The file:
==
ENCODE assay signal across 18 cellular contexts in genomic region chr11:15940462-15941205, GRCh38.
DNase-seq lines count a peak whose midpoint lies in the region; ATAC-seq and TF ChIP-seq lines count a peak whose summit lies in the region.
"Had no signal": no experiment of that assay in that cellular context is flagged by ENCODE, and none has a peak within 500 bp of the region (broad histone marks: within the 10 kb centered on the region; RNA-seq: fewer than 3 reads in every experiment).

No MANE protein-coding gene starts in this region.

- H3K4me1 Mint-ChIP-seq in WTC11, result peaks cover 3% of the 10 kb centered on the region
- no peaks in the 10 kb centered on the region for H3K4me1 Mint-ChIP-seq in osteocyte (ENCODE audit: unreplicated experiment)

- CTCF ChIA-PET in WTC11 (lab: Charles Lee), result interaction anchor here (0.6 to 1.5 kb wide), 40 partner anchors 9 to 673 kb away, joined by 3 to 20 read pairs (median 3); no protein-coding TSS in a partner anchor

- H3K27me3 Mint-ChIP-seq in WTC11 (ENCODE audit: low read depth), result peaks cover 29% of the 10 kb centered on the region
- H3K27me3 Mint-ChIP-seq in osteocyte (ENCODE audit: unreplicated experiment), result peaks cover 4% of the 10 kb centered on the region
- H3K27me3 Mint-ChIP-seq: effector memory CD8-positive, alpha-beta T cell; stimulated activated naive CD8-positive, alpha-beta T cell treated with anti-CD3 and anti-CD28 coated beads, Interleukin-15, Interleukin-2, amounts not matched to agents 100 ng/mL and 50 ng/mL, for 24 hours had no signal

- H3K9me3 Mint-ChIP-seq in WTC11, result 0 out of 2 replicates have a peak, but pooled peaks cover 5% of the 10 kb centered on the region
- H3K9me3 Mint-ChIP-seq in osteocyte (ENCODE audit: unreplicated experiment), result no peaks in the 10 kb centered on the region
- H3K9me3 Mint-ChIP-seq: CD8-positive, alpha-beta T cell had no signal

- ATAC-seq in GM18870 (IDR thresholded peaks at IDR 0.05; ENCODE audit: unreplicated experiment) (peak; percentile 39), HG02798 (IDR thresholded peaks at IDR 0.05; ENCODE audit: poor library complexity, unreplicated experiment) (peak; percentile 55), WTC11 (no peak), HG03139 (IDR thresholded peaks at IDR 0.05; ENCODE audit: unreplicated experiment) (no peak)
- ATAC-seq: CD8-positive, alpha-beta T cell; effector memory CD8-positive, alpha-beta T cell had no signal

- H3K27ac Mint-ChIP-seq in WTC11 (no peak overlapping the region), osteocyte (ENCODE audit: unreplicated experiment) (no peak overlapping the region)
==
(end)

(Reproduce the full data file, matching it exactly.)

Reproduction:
ENCODE assay signal across 18 cellular contexts in genomic region chr11:15940462-15941205, GRCh38.
DNase-seq lines count a peak whose midpoint lies in the region; ATAC-seq and TF ChIP-seq lines count a peak whose summit lies in the region.
"Had no signal": no experiment of that assay in that cellular context is flagged by ENCODE, and none has a peak within 500 bp of the region (broad histone marks: within the 10 kb centered on the region; RNA-seq: fewer than 3 reads in every experiment).

No MANE protein-coding gene starts in this region.

- H3K4me1 Mint-ChIP-seq in WTC11, result peaks cover 3% of the 10 kb centered on the region
- no peaks in the 10 kb centered on the region for H3K4me1 Mint-ChIP-seq in osteocyte (ENCODE audit: unreplicated experiment)

- CTCF ChIA-PET in WTC11 (lab: Charles Lee), result interaction anchor here (0.6 to 1.5 kb wide), 40 partner anchors 9 to 673 kb away, joined by 3 to 20 read pairs (median 3); no protein-coding TSS in a partner anchor

- H3K27me3 Mint-ChIP-seq in WTC11 (ENCODE audit: low read depth), result peaks cover 29% of the 10 kb centered on the region
- H3K27me3 Mint-ChIP-seq in osteocyte (ENCODE audit: unreplicated experiment), result peaks cover 4% of the 10 kb centered on the region
- H3K27me3 Mint-ChIP-seq: effector memory CD8-positive, alpha-beta T cell; stimulated activated naive CD8-positive, alpha-beta T cell treated with anti-CD3 and anti-CD28 coated beads, Interleukin-15, Interleukin-2, amounts not matched to agents 100 ng/mL and 50 ng/mL, for 24 hours had no signal

- H3K9me3 Mint-ChIP-seq in WTC11, result 0 out of 2 replicates have a peak, but pooled peaks cover 5% of the 10 kb centered on the region
- H3K9me3 Mint-ChIP-seq in osteocyte (ENCODE audit: unreplicated experiment), result no peaks in the 10 kb centered on the region
- H3K9me3 Mint-ChIP-seq: CD8-positive, alpha-beta T cell had no signal

- ATAC-seq in GM18870 (IDR thresholded peaks at IDR 0.05; ENCODE audit: unreplicated experiment) (peak; percentile 39), HG02798 (IDR thresholded peaks at IDR 0.05; ENCODE audit: poor library complexity, unreplicated experiment) (peak; percentile 55), WTC11 (no peak), HG03139 (IDR thresholded peaks at IDR 0.05; ENCODE audit: unreplicated experiment) (no peak)
- ATAC-seq: CD8-positive, alpha-beta T cell; effector memory CD8-positive, alpha-beta T cell had no signal

- H3K27ac Mint-ChIP-seq in WTC11 (no peak overlapping the region), osteocyte (ENCODE audit: unreplicated experiment) (no peak overlapping the region)